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 Is Michael Jackson's Death A Hoax? 
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Post Is Michael Jackson's Death A Hoax?
Is Michael Jackson's Death A Hoax?
by: Yves Gautier

The influence of P.T. Barnum.

In the 1980s, Michael Jackson lays hands on a biography that will forever change his life: that of Phineas Taylor Barnum (1810–1891).

Barnum, a genius promoter and circus owner, is said to have been the first show-business millionaire, and a master hoaxer. For example, he promoted Joice Heth, a wrinkled woman said to be 161 years old. Michael devours this biography, and distributes copies among his inner circle, declaring, “I want my career to be the greatest show on earth.” (“Greatest show on earth,” is a gimmick that was used to promote the Barnum and Bailey circus.)

One hundred years after Barnum’s death, his face is featured on the Dangerous (1991) album cover, (Barnum is the man in black).

Launching rumors, using the media as a megaphone, increasing pressure, issuing denials… Michael Jackson, thrilled by this role of great hoaxer, appropriates these techniques, for example with the oxygen chamber hoax.

But what could be the ultimate hoax? What about…. coming back from the grave? Somebody did that before.

Monsieur Mangin, The French Humbug

Around 1850, Monsieur Mangin was a French maker of blacklead pencils. He lived in poverty above his small shop in the rue de Rivoli.

Then one day he had an idea. He would drive for a while around central Paris in an ornate carriage. He would stop in a crowded street, dressed in unusal royal garb, and a servant would hand him four portraits of himself which he hung on the side of the coach. He would also deliver a flamboyant speech, where he would introduce himself as «The great charlatan of France. »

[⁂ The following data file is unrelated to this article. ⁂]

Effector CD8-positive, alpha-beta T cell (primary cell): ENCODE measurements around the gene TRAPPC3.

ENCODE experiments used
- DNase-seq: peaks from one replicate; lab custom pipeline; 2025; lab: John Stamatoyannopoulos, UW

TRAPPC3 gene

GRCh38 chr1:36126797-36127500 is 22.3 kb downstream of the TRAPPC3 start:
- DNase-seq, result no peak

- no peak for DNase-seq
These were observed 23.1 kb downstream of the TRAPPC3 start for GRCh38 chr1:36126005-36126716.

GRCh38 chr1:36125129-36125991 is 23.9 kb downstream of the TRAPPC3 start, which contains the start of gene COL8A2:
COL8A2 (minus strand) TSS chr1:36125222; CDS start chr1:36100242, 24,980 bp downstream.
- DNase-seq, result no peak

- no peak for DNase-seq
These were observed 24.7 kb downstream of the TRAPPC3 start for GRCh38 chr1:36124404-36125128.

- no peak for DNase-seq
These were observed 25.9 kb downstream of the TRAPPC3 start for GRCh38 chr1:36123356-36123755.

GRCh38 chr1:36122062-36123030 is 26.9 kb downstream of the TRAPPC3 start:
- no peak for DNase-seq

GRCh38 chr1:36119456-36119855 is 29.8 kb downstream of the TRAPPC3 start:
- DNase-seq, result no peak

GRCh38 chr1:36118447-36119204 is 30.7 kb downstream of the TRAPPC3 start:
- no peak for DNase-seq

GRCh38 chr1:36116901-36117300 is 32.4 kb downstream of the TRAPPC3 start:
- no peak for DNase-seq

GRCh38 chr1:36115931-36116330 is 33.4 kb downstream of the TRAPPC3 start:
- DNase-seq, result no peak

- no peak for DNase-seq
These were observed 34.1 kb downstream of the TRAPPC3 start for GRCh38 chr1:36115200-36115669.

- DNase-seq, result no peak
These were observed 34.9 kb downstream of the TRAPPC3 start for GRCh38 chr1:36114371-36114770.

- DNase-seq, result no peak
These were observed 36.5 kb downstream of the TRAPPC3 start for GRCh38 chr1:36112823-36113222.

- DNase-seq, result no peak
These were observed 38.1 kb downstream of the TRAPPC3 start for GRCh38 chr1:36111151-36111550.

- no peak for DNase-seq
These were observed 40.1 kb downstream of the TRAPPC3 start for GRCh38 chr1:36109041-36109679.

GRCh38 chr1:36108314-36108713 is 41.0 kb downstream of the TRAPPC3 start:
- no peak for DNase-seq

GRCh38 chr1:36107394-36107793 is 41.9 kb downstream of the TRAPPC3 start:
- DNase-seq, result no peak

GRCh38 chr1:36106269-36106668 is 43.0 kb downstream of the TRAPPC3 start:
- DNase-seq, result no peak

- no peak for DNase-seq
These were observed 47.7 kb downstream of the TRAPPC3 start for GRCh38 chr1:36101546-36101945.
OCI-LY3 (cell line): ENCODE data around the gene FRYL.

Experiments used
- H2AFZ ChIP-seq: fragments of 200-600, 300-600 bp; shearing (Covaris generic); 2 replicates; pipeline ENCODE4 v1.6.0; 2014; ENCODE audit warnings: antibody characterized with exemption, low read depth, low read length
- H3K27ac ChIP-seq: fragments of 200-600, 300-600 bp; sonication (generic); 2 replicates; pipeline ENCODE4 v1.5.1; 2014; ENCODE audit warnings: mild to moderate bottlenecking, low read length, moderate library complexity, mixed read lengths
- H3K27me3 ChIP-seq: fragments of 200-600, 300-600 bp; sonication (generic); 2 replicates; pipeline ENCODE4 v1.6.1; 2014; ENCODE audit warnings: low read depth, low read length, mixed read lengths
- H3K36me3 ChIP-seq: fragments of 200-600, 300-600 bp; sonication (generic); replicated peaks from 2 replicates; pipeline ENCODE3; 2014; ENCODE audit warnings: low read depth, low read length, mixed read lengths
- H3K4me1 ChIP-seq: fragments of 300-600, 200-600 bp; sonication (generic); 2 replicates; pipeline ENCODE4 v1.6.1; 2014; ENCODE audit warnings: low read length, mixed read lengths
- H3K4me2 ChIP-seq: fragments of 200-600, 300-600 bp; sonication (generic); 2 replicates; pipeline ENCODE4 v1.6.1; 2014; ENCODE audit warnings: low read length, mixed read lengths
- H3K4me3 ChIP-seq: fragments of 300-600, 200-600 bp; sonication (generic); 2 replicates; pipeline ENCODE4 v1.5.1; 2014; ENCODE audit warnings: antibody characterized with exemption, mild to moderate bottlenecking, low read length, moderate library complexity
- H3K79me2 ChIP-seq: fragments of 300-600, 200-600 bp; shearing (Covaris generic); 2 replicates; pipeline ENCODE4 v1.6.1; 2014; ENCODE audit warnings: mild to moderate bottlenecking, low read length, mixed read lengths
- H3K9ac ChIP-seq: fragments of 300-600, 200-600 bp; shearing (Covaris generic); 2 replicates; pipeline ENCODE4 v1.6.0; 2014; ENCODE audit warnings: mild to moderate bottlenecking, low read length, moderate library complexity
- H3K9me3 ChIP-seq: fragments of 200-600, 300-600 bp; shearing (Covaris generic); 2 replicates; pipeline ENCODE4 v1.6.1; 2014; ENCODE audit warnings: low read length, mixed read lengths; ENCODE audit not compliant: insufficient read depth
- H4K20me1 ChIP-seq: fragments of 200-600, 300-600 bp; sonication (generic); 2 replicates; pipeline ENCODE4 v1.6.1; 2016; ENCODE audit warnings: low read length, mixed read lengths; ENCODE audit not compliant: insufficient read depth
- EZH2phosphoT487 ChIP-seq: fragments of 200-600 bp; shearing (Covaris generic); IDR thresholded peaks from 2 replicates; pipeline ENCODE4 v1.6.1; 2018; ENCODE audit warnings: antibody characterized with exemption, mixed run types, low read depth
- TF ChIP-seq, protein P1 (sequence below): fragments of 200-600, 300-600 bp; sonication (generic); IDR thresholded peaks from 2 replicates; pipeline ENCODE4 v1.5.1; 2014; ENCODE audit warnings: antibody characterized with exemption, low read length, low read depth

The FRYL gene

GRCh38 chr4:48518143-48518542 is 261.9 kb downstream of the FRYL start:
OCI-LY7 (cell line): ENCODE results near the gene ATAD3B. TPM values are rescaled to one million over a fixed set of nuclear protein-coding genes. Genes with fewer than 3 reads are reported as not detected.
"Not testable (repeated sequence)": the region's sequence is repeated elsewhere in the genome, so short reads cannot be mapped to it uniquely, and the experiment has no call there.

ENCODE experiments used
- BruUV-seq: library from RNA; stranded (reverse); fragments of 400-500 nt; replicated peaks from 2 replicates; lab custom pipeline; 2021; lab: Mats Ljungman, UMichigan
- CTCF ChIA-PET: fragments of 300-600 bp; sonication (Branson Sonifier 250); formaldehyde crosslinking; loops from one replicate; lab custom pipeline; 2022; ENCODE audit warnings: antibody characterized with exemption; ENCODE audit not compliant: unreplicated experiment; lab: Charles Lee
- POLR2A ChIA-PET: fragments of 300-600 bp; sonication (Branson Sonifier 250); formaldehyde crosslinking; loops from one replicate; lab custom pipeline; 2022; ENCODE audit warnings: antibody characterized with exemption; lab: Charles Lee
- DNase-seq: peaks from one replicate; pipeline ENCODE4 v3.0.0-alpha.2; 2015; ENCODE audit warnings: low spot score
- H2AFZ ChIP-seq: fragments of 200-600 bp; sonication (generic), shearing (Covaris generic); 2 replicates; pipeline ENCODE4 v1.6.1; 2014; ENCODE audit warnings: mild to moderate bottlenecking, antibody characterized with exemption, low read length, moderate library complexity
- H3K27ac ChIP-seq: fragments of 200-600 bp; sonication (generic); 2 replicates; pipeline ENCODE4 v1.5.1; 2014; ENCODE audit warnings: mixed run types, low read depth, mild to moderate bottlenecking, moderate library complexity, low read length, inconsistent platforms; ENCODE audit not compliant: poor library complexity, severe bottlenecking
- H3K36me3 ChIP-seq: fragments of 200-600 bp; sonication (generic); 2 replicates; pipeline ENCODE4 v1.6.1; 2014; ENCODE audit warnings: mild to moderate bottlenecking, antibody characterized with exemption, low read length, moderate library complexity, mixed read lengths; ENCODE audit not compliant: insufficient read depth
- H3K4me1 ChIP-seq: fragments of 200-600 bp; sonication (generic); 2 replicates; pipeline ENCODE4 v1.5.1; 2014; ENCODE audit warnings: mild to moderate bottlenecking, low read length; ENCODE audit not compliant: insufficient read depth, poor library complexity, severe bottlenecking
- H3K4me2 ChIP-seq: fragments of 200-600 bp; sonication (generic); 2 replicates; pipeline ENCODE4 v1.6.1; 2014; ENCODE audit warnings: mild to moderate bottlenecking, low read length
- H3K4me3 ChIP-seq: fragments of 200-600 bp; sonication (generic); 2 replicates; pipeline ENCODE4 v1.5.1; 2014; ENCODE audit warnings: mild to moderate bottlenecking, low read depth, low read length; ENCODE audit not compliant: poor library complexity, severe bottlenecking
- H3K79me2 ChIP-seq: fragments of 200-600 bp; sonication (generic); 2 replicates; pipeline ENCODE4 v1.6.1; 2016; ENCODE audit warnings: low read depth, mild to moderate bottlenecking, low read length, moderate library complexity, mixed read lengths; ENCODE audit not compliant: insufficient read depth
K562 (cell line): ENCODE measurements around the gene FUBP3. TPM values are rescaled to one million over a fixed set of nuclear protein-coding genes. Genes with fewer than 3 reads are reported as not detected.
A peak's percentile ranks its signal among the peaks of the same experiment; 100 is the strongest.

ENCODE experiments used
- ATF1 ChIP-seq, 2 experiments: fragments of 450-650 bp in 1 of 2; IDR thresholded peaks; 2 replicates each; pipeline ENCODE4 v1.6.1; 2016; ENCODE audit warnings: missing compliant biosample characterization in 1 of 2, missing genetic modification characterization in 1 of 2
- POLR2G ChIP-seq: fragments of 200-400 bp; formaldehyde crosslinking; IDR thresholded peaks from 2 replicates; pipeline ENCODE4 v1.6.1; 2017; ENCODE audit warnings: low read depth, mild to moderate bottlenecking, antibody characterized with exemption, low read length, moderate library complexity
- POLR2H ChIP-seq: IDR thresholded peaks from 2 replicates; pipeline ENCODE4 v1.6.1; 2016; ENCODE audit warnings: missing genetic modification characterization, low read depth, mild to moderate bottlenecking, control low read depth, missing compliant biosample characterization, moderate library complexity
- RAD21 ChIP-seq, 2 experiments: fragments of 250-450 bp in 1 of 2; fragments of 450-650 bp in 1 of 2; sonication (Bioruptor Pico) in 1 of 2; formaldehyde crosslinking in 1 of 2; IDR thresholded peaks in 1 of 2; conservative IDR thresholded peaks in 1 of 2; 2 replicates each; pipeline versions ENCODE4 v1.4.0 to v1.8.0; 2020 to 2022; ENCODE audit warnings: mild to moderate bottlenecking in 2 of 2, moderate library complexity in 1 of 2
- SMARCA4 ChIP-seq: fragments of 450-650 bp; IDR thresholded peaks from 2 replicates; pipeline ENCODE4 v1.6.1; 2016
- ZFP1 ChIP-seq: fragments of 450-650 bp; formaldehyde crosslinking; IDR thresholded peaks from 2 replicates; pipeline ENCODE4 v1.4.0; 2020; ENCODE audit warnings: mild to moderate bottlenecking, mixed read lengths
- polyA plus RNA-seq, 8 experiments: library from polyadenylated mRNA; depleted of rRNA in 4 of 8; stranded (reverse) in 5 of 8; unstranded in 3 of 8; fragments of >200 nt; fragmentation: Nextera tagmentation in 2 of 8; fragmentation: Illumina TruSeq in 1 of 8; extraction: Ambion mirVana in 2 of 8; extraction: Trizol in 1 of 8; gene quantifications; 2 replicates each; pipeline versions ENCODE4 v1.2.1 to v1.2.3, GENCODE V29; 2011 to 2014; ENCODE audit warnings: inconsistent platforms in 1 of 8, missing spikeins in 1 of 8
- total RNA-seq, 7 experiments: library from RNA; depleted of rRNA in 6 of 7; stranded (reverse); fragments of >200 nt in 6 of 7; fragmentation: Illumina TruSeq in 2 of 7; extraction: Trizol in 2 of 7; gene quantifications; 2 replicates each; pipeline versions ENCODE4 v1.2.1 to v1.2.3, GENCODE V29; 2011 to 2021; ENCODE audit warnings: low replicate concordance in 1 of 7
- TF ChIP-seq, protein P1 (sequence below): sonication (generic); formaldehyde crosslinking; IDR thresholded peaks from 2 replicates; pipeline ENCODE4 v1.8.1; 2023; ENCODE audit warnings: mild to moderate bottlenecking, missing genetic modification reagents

This was only a start...

P.T. Barnum met Mangin in Paris and was delighted by his methods. At the end of their meeting, Mangin told Barnum that he was planning « a grand humbug, » which shall double the sale of his pencils.

A few weeks afterwards, Barnum read in the Paris newspapers that Mangin had died, and assumed that the secret plan had died with him.

Six month later, Mangin surfaced in Paris, performing exactly the same ritual drive. His « death » had quadrupled the sale of his pencil.

Mangin had spent six months in the country.

So, is Michael Jackson’s death a hoax?

There is a huge difference between Paris in the 1850’s and Los Angeles in the present days. How could a larger than life figure like Michael Jackson just vanish? A body was autopsied. Police officials were there.

Let’s face it, the King of Pop is dead.

As an artist, Michael Jackson had nothing more to prove, but he wanted to give more. His sudden death is like a broken promise, like Elvis Presley’s death was.

And Elvis too, is said to be alive…

About The Author
Yves Gautier has a degree in sociology and worked as a consultant before beginning a career in communications. "Michael Jackson, Backdoor to Neverland", marks his second publication about the King of Pop.
The author invites you to visit:

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This article was posted by permission.

Mon Nov 22, 2010 11:30 am
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